Someone came to Jesus and said, ‘Teacher, what good deed must I do to have eternal life?’ And he said to him, ‘Why do you ask me about what is good? There is only one who is good. If you wish to enter into life, keep the commandments.’ He said to him, ‘Which ones?’ And Jesus said, ‘You shall not murder; You shall not commit adultery; You shall not steal; You shall not bear false witness; Honour your father and mother; also, You shall love your neighbour as yourself.’ The young man said to him, ‘I have kept all these; what do I still lack?’ Jesus said to him, ‘If you wish to be perfect, go, sell your possessions, and give the money to the poor, and you will have treasure in heaven; then come, follow me.’ When the young man heard this word, he went away grieving, for he had many possessions.
This week’s readings all focus on our attitude towards the cost of discipleship and the attitudes which distance us from God.
In today’s reading we encounter the wealthy man who had been faithful to the teachings and the commandments of God, but who could not bring himself to make the final sacrifice that would bring him into a life of true discipleship.
So many of us are in the same position as that wealthy man. We may not consider ourselves to be rich but, in comparison with so many, we all have some degree of wealth. It is the calling of every Christian to recognize that worldly wealth is nothing more than a tool to improve the lot of those less fortunate than ourselves.
In the Acts of the Apostles we read of the workings of the first church communities. Those early Christians embraced this holding of material possessions in common very seriously. As a sign of their conversion they entrusted everything they owned to the community of the faithful. The elders of those early churches then used that collective wealth to create a society in which all could flourish, and especially those who were seen to be in the greatest need.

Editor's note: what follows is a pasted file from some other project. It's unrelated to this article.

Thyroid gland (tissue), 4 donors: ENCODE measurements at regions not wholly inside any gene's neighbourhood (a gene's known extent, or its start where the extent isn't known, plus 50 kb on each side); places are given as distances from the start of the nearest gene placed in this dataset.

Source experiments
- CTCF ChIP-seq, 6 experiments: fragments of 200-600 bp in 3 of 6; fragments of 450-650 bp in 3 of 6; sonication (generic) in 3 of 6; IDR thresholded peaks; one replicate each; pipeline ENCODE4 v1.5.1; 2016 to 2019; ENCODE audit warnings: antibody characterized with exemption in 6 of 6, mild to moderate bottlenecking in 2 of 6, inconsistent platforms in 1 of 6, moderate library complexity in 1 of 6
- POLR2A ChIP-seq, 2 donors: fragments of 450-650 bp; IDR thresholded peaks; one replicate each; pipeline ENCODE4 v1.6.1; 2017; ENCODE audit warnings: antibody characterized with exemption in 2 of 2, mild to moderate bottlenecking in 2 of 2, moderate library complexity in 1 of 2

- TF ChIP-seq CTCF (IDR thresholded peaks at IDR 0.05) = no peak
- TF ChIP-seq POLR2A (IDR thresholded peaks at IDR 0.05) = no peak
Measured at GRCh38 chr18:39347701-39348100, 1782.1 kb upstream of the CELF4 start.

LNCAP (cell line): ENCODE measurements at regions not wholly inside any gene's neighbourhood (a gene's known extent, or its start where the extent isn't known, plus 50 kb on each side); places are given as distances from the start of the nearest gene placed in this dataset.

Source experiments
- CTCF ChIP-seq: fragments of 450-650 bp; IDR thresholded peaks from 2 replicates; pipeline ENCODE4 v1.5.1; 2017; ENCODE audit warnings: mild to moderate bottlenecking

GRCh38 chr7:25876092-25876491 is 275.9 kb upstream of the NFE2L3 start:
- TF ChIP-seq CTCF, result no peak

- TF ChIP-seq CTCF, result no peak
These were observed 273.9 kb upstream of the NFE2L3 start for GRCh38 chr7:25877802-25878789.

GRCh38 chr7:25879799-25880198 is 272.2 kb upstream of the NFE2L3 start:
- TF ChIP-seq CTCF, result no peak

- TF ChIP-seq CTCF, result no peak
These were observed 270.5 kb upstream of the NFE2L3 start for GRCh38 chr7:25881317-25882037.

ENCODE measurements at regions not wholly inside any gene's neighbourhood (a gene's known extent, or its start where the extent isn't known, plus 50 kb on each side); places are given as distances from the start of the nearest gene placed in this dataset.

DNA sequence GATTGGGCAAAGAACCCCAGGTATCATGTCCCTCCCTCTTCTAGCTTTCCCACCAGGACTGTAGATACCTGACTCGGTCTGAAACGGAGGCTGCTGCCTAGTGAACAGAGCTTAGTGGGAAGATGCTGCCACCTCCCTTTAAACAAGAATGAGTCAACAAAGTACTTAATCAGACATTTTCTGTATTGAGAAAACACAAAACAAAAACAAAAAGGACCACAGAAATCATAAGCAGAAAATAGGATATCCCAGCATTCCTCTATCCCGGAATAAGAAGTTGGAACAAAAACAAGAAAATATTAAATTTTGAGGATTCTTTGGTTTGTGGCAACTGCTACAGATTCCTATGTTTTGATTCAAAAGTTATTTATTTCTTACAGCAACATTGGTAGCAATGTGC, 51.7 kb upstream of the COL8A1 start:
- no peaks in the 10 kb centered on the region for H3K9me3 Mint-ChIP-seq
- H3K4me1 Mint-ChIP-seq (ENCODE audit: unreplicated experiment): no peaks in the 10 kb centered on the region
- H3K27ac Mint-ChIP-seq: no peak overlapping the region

This altruistic aspect of church life soon vanished. The response to Jesus’ call to live a life of self-sacrifice became tempered and moderated. Human arguments prevailed and the Church became what it is so often seen as being today, an institution that glories in its riches whilst failing to share the benefits of those riches with those who live in desperate poverty.
Whether we view the Church as an international institution or as a group of like-minded neighbours, the fact is that Jesus calls us to a life of self-sacrificial love and service. He also makes it clear that the hoarding of money and possessions can only ever be a barrier to that life of true discipleship. Too often church councils are dominated by those who prefer to hoard money rather than relish in Christ’s call to place people above buildings and overflowing bank accounts. Too often we ignore the needs of those who live in poverty, explaining our attitudes away as being prudent financial stewardship. Too often we turn the weakness and fragility of others into a weapon with which to beat them … “They have all that they deserve because of the way they live their lives” we say in a self-righteous voice!
I pray that whenever we are confronted with the choice of using our God-given riches for the good of others or for the bolstering of our own personal portfolios of wealth we might recall today’s reading. I pray that we might not fail in our discipleship because we allow greed to harden our hearts. I pray that we might live, love and serve as Christ did.
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